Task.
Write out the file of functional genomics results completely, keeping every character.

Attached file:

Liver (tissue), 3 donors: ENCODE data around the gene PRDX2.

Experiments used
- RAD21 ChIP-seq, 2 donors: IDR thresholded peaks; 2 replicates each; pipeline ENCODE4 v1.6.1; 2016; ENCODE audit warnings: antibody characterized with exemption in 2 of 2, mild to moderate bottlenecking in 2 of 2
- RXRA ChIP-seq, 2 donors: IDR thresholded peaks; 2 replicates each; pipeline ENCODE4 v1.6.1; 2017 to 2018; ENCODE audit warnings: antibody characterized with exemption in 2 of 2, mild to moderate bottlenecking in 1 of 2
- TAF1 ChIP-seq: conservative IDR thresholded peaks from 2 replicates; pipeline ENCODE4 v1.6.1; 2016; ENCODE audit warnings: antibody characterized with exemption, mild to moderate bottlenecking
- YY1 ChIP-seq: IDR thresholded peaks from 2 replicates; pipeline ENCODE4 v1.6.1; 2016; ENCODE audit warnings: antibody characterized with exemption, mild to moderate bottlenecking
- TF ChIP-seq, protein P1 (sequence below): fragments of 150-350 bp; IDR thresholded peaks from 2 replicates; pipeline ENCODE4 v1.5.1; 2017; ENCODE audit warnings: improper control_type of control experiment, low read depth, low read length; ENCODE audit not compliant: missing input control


Liver (tissue), 3 donors: ENCODE data around the gene PRDX2.

Experiments used
- RAD21 ChIP-seq, 2 donors: IDR thresholded peaks; 2 replicates each; pipeline ENCODE4 v1.6.1; 2016; ENCODE audit warnings: antibody characterized with exemption in 2 of 2, mild to moderate bottlenecking in 2 of 2
- RXRA ChIP-seq, 2 donors: IDR thresholded peaks; 2 replicates each; pipeline ENCODE4 v1.6.1; 2017 to 2018; ENCODE audit warnings: antibody characterized with exemption in 2 of 2, mild to moderate bottlenecking in 1 of 2
- TAF1 ChIP-seq: conservative IDR thresholded peaks from 2 replicates; pipeline ENCODE4 v1.6.1; 2016; ENCODE audit warnings: antibody characterized with exemption, mild to moderate bottlenecking
- YY1 ChIP-seq: IDR thresholded peaks from 2 replicates; pipeline ENCODE4 v1.6.1; 2016; ENCODE audit warnings: antibody characterized with exemption, mild to moderate bottlenecking
- TF ChIP-seq, protein P1 (sequence below): fragments of 150-350 bp; IDR thresholded peaks from 2 replicates; pipeline ENCODE4 v1.5.1; 2017; ENCODE audit warnings: improper control_type of control experiment, low read depth, low read length; ENCODE audit not compliant: missing input control